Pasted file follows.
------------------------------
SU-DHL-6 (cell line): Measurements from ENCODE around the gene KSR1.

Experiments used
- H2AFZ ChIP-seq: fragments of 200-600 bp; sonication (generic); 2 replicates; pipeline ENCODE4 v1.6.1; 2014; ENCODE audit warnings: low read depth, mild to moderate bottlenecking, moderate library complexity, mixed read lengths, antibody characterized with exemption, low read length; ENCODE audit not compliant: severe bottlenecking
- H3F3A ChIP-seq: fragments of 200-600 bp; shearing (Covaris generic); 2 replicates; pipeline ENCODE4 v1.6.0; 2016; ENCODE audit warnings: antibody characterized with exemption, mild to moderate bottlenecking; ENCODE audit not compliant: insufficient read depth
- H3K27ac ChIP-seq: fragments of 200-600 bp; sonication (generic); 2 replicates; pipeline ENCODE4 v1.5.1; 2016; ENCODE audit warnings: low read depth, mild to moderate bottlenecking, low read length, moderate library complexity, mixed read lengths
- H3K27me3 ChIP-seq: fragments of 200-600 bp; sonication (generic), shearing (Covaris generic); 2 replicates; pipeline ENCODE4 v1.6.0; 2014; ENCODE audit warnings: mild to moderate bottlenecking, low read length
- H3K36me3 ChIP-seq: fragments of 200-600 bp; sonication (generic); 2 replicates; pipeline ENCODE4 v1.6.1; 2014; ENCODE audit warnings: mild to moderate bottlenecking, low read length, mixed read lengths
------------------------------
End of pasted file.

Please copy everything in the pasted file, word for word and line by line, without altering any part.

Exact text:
SU-DHL-6 (cell line): Measurements from ENCODE around the gene KSR1.

Experiments used
- H2AFZ ChIP-seq: fragments of 200-600 bp; sonication (generic); 2 replicates; pipeline ENCODE4 v1.6.1; 2014; ENCODE audit warnings: low read depth, mild to moderate bottlenecking, moderate library complexity, mixed read lengths, antibody characterized with exemption, low read length; ENCODE audit not compliant: severe bottlenecking
- H3F3A ChIP-seq: fragments of 200-600 bp; shearing (Covaris generic); 2 replicates; pipeline ENCODE4 v1.6.0; 2016; ENCODE audit warnings: antibody characterized with exemption, mild to moderate bottlenecking; ENCODE audit not compliant: insufficient read depth
- H3K27ac ChIP-seq: fragments of 200-600 bp; sonication (generic); 2 replicates; pipeline ENCODE4 v1.5.1; 2016; ENCODE audit warnings: low read depth, mild to moderate bottlenecking, low read length, moderate library complexity, mixed read lengths
- H3K27me3 ChIP-seq: fragments of 200-600 bp; sonication (generic), shearing (Covaris generic); 2 replicates; pipeline ENCODE4 v1.6.0; 2014; ENCODE audit warnings: mild to moderate bottlenecking, low read length
- H3K36me3 ChIP-seq: fragments of 200-600 bp; sonication (generic); 2 replicates; pipeline ENCODE4 v1.6.1; 2014; ENCODE audit warnings: mild to moderate bottlenecking, low read length, mixed read lengths